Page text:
“This latest offering is such a classy affair that I doubt if I will her anything half as good in a new release this year. How on earth does she do it, making it sound so easy, natural, and effortless? The art that conceals the art is so evident here, the singing so sublimely, so intuitively at one with the songs and the musicians that from the opening bars of the wistful I WISH I KNEW to the affirmative conclusion of WHY WAS I THINKING OF SPRINGTIME,  this album achieves the very peak of perfection.” -- Gerry Stonestreet, In Tune International, July 2013

 

“Album titles aren’t always accurate or representative but Ballads…Mostly is aptly named. Marlene VerPlanck, a veteran jazz vocalist, does, in fact, emphasize ballads and, even when she increases the tempo, maintains a relaxed, laid-back mood. The result is a consistently pleasing torch album. Another thing about VerPlanck that hasn’t changed is a strong Ella Fitzgerald influence but she is a warmly expressive singer in her own right and in fine form throughout the session.” -- Alex Henderson, The New York City Jazz Record, July 2013

 

“Samantha Carlson and Marlene VerPlanck are talented singers who have put together collections of tunes that deserve some attention….

“If you like creative vocal phrasing, Marlene VerPlanck’s Ballads…mostly is the album for you.

VerPlanck’s album is much less dependent on old chestnuts for its repertoire. She does include a few hoary pieces like “I Only Have Eyes For You” and “Witchcraft,” but most of the songs on the album, although venerable in many cases, are not always that well known. In many cases it will be VerPlanck’s version that will reintroduce these classic pieces to many in the modern audience. These are songs that are worth resurrecting. Cy Coleman classics like “It Amazes Me,” “Baby Dream Your Dream,” and “I Walk a Little Faster” are too good to be lost. VerPlanck’s intelligent treatment is reinvigorating to say the least. VerPlanck is no novice. This is her 22nd album. She has been around and her brave creativity is apparent.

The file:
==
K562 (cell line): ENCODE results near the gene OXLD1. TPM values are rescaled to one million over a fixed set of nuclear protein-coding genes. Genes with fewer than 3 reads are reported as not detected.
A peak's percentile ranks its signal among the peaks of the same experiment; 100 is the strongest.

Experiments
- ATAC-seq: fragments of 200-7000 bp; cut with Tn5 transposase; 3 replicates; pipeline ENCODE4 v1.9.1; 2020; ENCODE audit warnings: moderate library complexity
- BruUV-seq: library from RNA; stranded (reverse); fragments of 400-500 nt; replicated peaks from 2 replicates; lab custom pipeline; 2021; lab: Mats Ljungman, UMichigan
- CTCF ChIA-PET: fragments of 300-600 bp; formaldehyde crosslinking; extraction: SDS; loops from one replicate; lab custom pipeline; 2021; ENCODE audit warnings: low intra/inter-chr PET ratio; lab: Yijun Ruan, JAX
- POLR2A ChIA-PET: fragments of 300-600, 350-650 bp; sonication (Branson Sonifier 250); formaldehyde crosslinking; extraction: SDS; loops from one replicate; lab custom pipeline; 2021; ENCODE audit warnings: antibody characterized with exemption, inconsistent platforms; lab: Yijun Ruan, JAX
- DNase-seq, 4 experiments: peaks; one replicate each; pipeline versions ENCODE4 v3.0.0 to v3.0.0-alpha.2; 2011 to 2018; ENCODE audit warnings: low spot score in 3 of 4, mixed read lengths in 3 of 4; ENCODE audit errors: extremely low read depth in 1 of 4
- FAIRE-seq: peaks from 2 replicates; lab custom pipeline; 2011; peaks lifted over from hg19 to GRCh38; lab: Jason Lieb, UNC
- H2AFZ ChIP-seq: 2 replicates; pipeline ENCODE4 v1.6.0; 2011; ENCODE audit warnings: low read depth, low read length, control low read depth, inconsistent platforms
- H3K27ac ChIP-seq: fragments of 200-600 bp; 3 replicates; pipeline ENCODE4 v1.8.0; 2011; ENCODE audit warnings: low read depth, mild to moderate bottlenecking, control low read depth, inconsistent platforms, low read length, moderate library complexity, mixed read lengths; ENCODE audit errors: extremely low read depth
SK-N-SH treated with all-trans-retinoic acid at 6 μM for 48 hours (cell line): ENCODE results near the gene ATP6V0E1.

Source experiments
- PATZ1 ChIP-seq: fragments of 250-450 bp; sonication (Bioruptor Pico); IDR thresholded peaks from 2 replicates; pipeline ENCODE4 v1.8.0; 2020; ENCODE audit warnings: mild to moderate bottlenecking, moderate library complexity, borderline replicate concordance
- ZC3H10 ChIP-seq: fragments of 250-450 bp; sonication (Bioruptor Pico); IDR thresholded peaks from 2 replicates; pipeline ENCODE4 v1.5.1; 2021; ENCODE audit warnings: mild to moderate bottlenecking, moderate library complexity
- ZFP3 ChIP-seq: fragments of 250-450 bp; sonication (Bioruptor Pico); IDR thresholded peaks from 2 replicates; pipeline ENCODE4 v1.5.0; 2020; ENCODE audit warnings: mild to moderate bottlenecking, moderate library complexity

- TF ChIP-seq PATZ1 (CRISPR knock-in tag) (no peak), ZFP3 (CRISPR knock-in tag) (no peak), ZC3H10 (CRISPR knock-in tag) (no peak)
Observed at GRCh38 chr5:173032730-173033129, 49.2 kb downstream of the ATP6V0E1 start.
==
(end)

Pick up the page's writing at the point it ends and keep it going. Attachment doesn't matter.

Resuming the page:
The singer is joined by some excellent jazz soloists: saxophonist Houston Person (who does some exciting work on “My Dream is Yours”), trumpeter Claudio Roditi (with a solo on “Love Dance”) and pianists Tedd Firth and Mike Renzi. This is a real jazz album, with 15 tracks running about an hour’s worth of wonderful music, much of which you are not likely to have heard over and over again. It is an album to savor.” -- Jack Goodstein, Blogcritics, June 1, 2013
Read entire review.

 

"Marlene VerPlanck seems to get better with each new Audiophile recording. With excellent breath control & singing in the correct register, Marlene consistently comes up with the best repertoire that anyone can imagine.

"Ballads..mostly" is well sequenced with some of the top instrumentalists in the business backing her. How can you go wrong with several arrangements by Marlene's late husband and mentor, Billy and compositions by, among others, Cy Coleman, Harry Warren and even Mr.VerPlanck, himself?

"Ballads..mostly" is a sure hit and a welcome addition to the collection of any lover of terrific vocals." -- Rob Fogle, CHRY Radio, "Some Experiences in Jazz," Toronto, Ontario, May 23, 2013

 

"What we get in popular music today is seldom what we might expect from the packaging.